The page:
I bought my significant other a Geiger Counter for her birthday and now Amazon will forever think I'm a prepper

I haven't kept up w/ Blender (the open source 3D app) so I only just watched the "Spring" open movie that came out in April. Wow, amazing work by Andy Goralczyk & everyone involved. If you haven't seen it yet, check it out:


Or watch it on Blender's PeerTube instance:


Nonprofit ops/infra jobs alert -- boosts appreciated:

Freedom of the Press Foundation (where I work) is hiring a Senior DevOps Engineer. Budgeted base salary range is $90-$110K/year, remote-friendly for folks working in PT to ET time zones. Working in NYC office is also an option.

Responsibilities will include building out our Continuous Delivery infra using Kubernetes, and supporting the SecureDrop open source project and other technical initiatives by FPF. More:


Pet peeve: corporations that ask for free homepage links to their products in order to grant a nonprofit discount. That's not a discount, that's a sponsorship agreement.

I have a couple of Humble Bundle gift links for Windows games (since I will only play the Linux games in the bundle), if anyone wants them.

One is for Immortal Planet, the other is for Cat Quest. More info:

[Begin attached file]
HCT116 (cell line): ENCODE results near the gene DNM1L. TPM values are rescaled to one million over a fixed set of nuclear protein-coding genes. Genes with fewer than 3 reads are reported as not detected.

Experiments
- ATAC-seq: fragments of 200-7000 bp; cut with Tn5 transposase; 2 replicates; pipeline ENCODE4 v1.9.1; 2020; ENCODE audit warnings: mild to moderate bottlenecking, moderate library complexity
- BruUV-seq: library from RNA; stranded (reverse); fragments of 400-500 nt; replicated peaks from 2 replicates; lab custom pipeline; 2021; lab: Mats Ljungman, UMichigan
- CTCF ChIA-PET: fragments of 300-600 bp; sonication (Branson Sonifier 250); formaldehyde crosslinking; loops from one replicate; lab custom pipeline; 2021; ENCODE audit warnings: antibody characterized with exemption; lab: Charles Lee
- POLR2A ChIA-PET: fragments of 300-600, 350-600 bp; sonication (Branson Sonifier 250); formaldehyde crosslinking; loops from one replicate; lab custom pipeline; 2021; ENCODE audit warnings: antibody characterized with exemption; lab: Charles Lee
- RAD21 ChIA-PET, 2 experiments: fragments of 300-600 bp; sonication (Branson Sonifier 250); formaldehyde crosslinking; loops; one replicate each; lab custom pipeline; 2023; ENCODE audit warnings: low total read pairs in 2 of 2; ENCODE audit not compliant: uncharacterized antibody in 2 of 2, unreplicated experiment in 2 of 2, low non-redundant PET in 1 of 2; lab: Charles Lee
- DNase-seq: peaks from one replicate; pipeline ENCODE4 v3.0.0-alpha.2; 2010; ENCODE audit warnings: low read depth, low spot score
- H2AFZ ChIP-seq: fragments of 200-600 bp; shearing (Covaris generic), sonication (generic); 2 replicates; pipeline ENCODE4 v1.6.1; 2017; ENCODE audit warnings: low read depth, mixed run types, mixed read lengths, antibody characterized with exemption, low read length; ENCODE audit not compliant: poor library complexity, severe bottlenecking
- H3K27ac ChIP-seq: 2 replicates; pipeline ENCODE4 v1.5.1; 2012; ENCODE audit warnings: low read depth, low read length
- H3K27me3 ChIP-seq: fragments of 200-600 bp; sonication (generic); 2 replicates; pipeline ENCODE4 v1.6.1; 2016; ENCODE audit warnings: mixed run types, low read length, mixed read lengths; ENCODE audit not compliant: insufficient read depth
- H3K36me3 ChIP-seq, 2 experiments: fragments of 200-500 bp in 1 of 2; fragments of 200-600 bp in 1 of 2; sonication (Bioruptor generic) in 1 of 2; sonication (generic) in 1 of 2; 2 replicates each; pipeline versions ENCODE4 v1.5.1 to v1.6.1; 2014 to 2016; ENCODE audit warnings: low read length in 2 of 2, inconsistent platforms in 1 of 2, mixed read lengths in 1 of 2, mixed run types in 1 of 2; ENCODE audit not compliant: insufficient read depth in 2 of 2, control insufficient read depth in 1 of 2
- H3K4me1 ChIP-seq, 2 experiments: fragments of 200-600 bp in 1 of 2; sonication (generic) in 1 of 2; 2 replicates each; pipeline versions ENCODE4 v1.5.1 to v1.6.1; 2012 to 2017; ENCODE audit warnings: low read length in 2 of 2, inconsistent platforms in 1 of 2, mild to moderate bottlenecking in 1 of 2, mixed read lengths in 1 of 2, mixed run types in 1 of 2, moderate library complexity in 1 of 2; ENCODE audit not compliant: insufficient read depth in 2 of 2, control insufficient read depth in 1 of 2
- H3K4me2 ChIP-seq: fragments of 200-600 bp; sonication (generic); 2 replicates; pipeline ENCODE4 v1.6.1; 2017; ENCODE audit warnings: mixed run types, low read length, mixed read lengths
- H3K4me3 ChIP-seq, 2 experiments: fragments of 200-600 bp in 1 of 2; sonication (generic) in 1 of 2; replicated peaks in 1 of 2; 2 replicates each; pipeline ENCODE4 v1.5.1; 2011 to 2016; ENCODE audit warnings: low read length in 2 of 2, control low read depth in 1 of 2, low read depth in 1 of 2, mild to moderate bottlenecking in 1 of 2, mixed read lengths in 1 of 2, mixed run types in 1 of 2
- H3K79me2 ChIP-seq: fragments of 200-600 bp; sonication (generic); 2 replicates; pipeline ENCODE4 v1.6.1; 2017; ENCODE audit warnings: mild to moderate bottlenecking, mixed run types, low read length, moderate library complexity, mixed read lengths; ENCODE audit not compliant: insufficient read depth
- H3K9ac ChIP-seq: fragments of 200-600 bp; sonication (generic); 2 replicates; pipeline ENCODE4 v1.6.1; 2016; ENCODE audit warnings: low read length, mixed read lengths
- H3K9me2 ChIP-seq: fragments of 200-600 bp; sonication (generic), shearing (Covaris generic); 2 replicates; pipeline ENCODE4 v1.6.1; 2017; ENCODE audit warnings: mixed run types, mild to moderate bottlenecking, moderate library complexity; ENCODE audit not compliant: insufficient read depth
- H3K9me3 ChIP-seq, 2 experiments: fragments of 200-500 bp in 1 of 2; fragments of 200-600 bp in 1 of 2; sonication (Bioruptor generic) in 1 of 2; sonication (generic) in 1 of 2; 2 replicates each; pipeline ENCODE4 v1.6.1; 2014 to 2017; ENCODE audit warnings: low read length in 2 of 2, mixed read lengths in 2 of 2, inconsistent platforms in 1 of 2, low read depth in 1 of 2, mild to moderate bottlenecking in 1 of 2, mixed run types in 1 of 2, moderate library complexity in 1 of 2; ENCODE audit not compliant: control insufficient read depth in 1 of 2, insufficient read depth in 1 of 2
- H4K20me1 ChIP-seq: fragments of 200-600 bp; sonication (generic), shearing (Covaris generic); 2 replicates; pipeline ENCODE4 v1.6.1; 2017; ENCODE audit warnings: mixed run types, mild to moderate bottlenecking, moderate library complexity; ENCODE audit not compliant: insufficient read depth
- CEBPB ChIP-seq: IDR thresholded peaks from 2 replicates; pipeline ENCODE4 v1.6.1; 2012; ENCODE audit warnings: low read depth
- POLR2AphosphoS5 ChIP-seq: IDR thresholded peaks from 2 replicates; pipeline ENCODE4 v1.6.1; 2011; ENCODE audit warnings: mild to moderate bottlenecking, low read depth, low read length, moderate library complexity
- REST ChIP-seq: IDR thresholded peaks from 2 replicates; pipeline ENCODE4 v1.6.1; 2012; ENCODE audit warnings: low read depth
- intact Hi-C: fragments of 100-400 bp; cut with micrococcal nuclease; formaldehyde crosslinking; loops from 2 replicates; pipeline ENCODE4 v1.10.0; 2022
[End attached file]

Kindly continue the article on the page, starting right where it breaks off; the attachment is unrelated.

Tell me if you want them and I'll share the gift links via DM. Will delete the toot once they are gone :)

Side note: It's available for Linux (yay!) but looks like the new one isn't (boo!). If you're a Linux gamer, supporting the first one hopefully sends a message.

Finished "Life is Strange" yesterday -- quite the game! I'm a retro-loving point and click adventure nerd, but I was impressed with how well the story was told in 3D. Lovely voice acting, too.

The whole game was on sale for $3 when I got it, but honestly, having played it I can recommend it even at full price if you're not looking for the very best graphics (lip movement in particular is a bit cringey) but just a very moving story.

May write a proper review later, but .. yeah, great game.

Review from the weekend: "How to Hide an Empire: A History of the Greater United States" by Daniel Immerwahr.

Deals with the relationship between the US mainland and "territories" like Puerto Rico, as well as the Philippine-American War and US colonial rule over the archipelago.

Highly readable and very insightful book with lots of facts that were new to me, but a bit limited in its analytical frame. Full review:


regarding the new resident of 10 downing street Show more

Review from the weekend: Ken Liu's "The Paper Menagerie and Other stories".

A really quite lovely collection of speculative fiction by a very talented author. If you want to sample his work, I'd recommend starting with the story that gave the book its title. It's available online:


Here's my review of the collection:


Keyservers are one of the most frustrating aspects of using public key crypto. They're notoriously unreliable & vulnerable to various types of flooding attacks.

Last month keys.openpgp.org was launched, which is a very well-architected and collaboratively run new keyserver.